What to Know About a Separated Shoulder (AC Joint Injury)
The acromioclavicular (AC) joint is located where the clavicle (collarbone) connects with the acromion process of the scapula (shoulder blade) at the top of the shoulder. Like other joints in the human body, the bones of the AC joint are covered with cartilage and the joint has an interior cartilage disk. The joint is reinforced by strong ligaments called the coracoclavicular ligaments. Any of these structures can become damaged, typically during a fall, and lead to a separated shoulder. Van Nuys, Westlake Village, Thousand Oaks and Los Angeles, California orthopedic shoulder specialist, Dr. Mark Getelman is highly trained and experienced at treating AC joint injuries.
An acromioclavicular joint injury is commonly caused by a fall or other trauma to the point of the shoulder joint. An AC joint injury, also known as a “shoulder separation” or “separated shoulder” can lead to a number of injuries, including:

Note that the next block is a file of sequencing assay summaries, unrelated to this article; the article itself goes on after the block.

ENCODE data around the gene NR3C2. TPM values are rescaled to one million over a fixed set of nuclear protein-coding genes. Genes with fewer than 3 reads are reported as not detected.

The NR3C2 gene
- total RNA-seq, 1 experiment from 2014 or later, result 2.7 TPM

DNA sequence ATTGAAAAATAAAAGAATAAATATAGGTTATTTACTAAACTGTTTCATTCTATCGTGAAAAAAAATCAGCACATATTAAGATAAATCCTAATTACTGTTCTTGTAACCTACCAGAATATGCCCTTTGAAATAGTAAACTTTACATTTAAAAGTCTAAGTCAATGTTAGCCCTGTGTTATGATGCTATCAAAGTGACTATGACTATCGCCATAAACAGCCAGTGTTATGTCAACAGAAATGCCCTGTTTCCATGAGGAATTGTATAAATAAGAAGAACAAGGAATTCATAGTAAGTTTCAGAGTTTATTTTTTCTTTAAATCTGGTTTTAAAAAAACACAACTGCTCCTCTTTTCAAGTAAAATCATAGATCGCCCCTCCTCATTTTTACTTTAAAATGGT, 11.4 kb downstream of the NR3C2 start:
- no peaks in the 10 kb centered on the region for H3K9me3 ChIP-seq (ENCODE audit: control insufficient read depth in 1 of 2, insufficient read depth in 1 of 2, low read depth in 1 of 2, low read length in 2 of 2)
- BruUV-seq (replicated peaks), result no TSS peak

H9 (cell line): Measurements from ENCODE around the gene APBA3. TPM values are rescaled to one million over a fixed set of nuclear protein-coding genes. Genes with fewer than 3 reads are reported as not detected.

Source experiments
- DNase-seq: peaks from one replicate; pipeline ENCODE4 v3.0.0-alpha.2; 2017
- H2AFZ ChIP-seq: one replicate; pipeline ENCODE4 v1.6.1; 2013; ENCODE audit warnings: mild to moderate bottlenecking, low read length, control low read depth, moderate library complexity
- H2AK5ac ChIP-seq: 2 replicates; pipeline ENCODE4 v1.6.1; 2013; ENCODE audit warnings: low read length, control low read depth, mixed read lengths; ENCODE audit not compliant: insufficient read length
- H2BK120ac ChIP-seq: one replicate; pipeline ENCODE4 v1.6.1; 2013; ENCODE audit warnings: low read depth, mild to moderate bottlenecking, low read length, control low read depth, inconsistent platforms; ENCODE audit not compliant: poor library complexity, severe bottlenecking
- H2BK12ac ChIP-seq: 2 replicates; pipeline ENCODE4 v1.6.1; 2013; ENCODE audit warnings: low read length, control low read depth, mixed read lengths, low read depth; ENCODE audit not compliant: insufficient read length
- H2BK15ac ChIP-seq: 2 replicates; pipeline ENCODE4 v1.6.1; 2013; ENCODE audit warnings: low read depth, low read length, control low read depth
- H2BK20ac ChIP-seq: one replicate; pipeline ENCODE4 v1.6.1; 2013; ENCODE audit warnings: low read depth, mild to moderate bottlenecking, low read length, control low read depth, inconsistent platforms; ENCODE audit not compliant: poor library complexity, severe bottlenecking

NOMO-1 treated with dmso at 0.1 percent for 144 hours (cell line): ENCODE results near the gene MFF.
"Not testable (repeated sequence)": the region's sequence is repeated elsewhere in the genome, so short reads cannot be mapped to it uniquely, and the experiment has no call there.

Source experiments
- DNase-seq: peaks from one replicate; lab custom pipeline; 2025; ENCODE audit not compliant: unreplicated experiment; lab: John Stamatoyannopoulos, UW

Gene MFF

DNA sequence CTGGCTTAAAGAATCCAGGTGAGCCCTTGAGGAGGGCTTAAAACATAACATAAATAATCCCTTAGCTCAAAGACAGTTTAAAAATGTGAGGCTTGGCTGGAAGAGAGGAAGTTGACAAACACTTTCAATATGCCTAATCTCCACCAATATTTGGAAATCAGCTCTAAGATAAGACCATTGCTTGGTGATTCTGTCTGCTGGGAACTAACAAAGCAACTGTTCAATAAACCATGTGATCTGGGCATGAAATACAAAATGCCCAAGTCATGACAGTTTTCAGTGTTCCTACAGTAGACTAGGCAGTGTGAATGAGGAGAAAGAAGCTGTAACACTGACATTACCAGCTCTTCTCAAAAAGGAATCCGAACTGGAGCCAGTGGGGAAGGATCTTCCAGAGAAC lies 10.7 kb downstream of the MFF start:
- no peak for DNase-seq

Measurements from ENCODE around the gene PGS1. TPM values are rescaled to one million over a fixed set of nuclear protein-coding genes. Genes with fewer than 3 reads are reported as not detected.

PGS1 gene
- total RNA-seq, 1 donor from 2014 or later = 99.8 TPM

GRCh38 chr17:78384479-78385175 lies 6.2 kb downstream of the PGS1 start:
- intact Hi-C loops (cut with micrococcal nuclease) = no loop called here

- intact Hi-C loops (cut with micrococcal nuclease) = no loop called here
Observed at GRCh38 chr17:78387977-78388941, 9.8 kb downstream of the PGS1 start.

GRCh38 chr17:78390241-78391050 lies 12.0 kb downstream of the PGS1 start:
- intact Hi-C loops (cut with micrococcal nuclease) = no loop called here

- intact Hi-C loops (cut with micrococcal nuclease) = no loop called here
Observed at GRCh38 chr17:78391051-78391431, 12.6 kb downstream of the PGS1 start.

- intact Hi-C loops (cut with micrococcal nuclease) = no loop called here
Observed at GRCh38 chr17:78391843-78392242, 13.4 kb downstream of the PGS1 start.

- AC Joint Sprain
- AC Joint Separation
- AC Joint Fracture of the Clavicle or Acromion
- AC Joint Arthritis
A fall or other trauma can lead to a mild sprain or a separated shoulder. In mild injuries, the AC ligaments are simply stretched and these are classified as grade I injuries. In severe injuries, the ligaments can partially tear (grade II) or completely tear (grade III).
Separated Shoulder Symptoms
Symptoms of an AC joint injury or a separated shoulder range from minor swelling and tenderness to severe shoulder pain, depending on the grade of injury. A grade I injury typically causes minor pain, swelling and bruising. A grade II injury commonly causes moderate to severe pain, swelling and perhaps a small visible bump on the top of the shoulder. A grade III injury generally causes severe pain, instability and a visible deformity of the shoulder joint.
Separated Shoulder Diagnosis
A separated shoulder is most often diagnosed by the history of the injury, a thorough physical examination and a series of X-rays. During the examination, Dr. Getelman will examine the injured shoulder for tenderness and bruising in the area of the AC joint. The X-ray findings will be used to confirm the diagnosis.